What’s the best material to build your electronics board with. We are in weight reduction mode and wanted to get some additional ideas. Thanks for any suggestions.
we use polycarb
Baltic birch plywood
We use plastic (polycarb?) with holes in it. Great for using zipties!
Coroplast should do the job if you want to get super light.
Compbond, aluminum plastic composite. Its pretty cheap and really strong
We use Lexan for ours.
We use this perforated polycarb.
poly carbonate or really thin aluminum sheet metal
We use polycarb:
- Can stick adhesive backed velcro to it
Why that specific type of plywood?
Baltic birch is voidless, strong, and light; much more so than typical Home Depot stuff
Ah I see. Thanks thanks
We use very thin sheet metal and the double-sided 3M foam tape from the KoP. Your electronics will never move, but it takes a flathead screwdriver and a good amount of force to pry them off if need be.
We use Lexan, usually tap the holes instead of using nuts.
We were in a hurry this year, and used 0.10 inch thick Lexan, and double sticky tape to attach parts. It seems to work.
we use 1/4in thick lexan and cut the holes four mounting everything with our CNC router. Then we have freshman tap the holes and screw the components into them.
Velcro is acceptable for the roborio and radio. Zip ties are OK for spark Max. Everything else should be held down with screws to prevent them from coming loose. Never use double side tape to stick electronics down unless you never want to remove them.
We’ve used a few materials for our electronics board over the past few years.
2017 we used perforated aluminum, which held okay but eventually broke in half and gave us brownouts for multiple matches at Houston. So we scrapped that.
2018, since our robot was slower, we took a risk and tried acrylic as it could easily be cut to a plan on a benchtop laser. We definitely don’t recommend it. Even though it looked pretty, it was covered in gorilla tape holding the shattered parts together by the end of the season. We also screwed everything in that year, but it was more hassle than it was worth, especially after some of the nuts were falling off.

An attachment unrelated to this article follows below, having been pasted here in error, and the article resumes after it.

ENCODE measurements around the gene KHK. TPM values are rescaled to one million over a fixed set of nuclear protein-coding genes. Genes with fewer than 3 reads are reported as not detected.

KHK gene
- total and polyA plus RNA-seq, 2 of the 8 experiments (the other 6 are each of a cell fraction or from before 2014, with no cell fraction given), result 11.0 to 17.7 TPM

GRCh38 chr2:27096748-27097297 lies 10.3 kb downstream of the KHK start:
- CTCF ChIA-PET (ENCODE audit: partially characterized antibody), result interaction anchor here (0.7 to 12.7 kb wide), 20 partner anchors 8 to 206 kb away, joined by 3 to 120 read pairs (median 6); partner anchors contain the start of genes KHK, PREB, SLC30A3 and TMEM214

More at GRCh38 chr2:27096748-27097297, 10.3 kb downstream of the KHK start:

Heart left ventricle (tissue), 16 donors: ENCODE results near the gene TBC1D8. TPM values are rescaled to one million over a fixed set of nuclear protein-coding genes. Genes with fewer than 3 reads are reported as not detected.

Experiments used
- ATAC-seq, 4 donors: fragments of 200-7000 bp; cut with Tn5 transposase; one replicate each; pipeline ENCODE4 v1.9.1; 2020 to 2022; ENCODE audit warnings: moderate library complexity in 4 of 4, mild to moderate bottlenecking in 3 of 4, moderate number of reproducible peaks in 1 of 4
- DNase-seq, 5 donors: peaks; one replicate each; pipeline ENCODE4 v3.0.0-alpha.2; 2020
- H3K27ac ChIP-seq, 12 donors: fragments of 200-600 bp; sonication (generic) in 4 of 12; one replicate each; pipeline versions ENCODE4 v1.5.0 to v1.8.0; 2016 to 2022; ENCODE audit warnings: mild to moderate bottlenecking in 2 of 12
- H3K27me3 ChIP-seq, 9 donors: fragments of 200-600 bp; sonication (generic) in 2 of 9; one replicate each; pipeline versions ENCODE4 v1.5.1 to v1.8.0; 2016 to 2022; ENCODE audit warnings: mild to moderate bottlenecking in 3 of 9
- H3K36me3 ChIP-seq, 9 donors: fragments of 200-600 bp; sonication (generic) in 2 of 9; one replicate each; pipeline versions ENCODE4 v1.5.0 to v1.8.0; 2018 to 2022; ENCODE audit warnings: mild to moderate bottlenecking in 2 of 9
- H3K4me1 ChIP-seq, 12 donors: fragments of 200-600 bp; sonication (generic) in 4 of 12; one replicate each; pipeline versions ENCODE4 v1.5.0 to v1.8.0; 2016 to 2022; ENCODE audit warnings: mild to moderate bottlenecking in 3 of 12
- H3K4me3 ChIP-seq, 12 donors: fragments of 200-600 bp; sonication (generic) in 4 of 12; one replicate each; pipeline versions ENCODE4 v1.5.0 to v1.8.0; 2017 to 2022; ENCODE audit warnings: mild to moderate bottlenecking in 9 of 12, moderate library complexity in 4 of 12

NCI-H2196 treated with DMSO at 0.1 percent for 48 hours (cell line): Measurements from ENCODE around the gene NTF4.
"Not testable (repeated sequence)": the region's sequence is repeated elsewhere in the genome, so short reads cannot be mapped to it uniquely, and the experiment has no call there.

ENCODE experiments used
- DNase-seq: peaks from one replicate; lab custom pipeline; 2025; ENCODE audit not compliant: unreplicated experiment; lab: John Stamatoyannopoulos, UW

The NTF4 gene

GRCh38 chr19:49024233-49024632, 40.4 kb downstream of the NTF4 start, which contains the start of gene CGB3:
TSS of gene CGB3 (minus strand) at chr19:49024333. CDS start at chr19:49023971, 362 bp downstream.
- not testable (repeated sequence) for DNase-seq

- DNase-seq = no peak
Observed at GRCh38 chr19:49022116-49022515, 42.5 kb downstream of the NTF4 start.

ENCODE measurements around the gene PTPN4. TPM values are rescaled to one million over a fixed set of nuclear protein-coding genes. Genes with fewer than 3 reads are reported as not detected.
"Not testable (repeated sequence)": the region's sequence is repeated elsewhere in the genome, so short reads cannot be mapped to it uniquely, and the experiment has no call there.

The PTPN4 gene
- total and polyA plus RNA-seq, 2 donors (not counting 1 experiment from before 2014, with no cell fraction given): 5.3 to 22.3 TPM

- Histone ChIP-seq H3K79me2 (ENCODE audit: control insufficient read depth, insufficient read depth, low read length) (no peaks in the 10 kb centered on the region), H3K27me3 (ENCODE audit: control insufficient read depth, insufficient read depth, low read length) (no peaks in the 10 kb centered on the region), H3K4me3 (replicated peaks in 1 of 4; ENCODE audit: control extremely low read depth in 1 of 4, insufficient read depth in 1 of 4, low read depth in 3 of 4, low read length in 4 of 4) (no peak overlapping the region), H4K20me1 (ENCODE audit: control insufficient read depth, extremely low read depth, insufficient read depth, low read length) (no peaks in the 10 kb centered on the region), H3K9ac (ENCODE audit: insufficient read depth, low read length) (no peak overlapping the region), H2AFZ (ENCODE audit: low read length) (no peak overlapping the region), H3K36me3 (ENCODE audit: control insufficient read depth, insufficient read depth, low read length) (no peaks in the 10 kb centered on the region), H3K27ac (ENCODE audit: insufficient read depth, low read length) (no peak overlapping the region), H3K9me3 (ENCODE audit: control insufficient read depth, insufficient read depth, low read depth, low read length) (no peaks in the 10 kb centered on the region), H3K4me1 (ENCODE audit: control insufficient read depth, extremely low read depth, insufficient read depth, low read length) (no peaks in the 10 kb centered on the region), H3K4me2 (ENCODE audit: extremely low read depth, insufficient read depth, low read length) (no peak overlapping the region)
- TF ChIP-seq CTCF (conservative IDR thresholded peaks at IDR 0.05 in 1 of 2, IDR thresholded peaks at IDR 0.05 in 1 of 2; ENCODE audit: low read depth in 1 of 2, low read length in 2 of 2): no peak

This year, since we anticipated our robot would be taking a beating under defense, we used 1/8inch polycarbonate riveted to an aluminum 1x1inch frame underneath. The frame was to limit any flexing of the board, keeping wires from pulling between connections. We ditched the screws entirely and zip tied everything, since it would be less stress on the polycarb and the electronics were light. This worked perfectly. The original plan was to have the board cut on a router, but doing it by hand was perfectly fine, as long as you planned ahead. Zip ties don’t need to be accurately placed.
This board has been flawless, even under the hard-hitting defense we’ve been performing this season. Plus, we’ve gotten a lot of compliments for our board both by other teams and by inspectors.
I’ve used a metal grid sheet in the past, kind of like this:
It’s very light and durable and the we would zip tie all our electrical components on top. It can be mounted pretty much anywhere.
Our team uses DiBond, a 3mm thick aluminum/polyurethane composite. Super light, easy to manufacture, and fairly robust. We generally bolt all the electronics down.